"I was still competitive, and I wanted to keep in shape," said Schlueter, who was interviewed for the film. "I thought there was still potential to get back in the NBA."

Toward the end of that season, Bill Walton and Maurice Lucas were hurt and the 6-11 Schlueter was signed by Portland, playing in 10 late-season games. Claudia's got a mention in a Sports Illustrated article because of it, one of Spitznagel's proudest moments.

Smith had been waived by the Blazers and was retired when he played four seasons with Claudia's from 1977-81.

"I wasn't doing anything and I missed basketball," said Smith, also a part of the film project. "Spitz asked if I'd play with them, and I went through the appeal process. It was a lot of fun, playing against local guys and with a very good group of players. We won a lot of games."

There was plenty of good stuff in the film, but the focus always worked it way to Spitznagel, a character if there ever was one and a lifelong bachelor until getting married at age 70, long after he had retired from a career in the grocery business and later as a longshoreman.

"Playing for Spitz was a thrill a minute," said Johnston, a former University of Idaho guard. "He was like a combination of Doug Moe and Jerry Tarkanian. Like Moe, he'd be roaring up and down the sidelines, gesturing. Tark had the towel he chewed on. Spitz rubbed his hands together.

"Spitz was pretty accepting of guys. If you could play ball and you played hard, you were OK. Your off-the-court stuff was your business."

But you'd better play good ball.

"Your job security was only as good as your last game," said Johnston, who played with Claudia's longer than anybody, from 1977-85. "Spitz thought nothing of picking somebody up during the season and having him replace somebody in the lineup. If there was a better player out there, your spot was vulnerable."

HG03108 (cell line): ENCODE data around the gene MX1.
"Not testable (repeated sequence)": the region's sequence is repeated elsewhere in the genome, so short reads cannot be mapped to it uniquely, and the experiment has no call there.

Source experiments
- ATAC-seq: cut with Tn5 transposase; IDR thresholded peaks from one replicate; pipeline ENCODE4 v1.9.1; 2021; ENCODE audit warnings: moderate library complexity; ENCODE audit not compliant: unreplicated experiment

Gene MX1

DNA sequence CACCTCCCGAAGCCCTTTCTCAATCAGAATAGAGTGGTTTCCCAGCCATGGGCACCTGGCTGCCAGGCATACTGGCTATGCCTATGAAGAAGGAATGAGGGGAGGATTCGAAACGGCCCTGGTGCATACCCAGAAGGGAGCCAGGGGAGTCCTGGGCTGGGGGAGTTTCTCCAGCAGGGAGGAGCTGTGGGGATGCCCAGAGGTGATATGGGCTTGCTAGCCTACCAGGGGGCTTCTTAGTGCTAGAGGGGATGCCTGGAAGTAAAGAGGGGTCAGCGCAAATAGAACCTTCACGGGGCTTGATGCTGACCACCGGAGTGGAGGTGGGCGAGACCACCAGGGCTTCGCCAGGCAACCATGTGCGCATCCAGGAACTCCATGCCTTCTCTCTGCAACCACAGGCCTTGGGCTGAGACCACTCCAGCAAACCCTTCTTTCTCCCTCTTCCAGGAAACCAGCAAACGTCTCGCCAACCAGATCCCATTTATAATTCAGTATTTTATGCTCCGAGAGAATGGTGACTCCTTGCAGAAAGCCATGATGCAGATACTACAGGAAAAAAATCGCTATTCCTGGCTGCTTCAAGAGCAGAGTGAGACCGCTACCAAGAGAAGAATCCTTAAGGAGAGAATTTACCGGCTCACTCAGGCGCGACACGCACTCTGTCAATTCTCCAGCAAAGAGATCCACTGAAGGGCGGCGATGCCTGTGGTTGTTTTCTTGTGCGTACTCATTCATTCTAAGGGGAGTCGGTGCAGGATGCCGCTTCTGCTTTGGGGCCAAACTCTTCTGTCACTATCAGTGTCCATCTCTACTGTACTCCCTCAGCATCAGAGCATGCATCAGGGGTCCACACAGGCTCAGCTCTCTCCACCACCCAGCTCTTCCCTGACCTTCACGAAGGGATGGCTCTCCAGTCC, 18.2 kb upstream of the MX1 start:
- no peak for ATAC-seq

The Claudia's players weren't paid, other than free drinks and food at the tavern after games. Through 22 years, Spitznagel never made a dime, either.

"I did it because I liked the sport, and I got to know a lot of great guys," he said. "When Chuck Rask got inducted into the Pac-10 Hall of Fame a few years ago, he called me and asked me to attend. That made me feel good, knowing you did something good for him. I know the guys really appreciated having a place to play on a team that was trying to win. The beer always tasted better after wins."

AAU basketball became a casualty of the proliferation of pro basketball in the 1980s. There was the ABA and other minor leagues sprouting up by then, and the opportunity to play in Europe.

"That was the downfall of AAU basketball, when you could go anywhere in the world and get paid for playing," Spitznagel said. "That killed the AAU."

Toward the end, Claudia's had to find competition in a league in Seattle. That meant traveling most weekends.

"We'd be going up and down I-5 for two or three games a weekend for three or four months," Spitznagel said. "That got old. I finally told Gene, 'I'm not wasting every weekend anymore.' That's when we hung it up."

Wednesday's film showing turned into a joyful reunion for a number of the area's basketball luminaries, many of whom I feel fortunate to call friends. It was great to reconnect with such as Raivio, Radford, Blume, Stoutt, Cave, Hunt, Peters and Johnston, among others. There was plenty of esprit de corps working through the room. It's a fraternity that hung a lot of paddles on the Claudia's wall over the years.

Danielson and Halvorson made it happen. Nostalgia has never been more fun than it was for a couple of hours Wednesday night at Claudia's.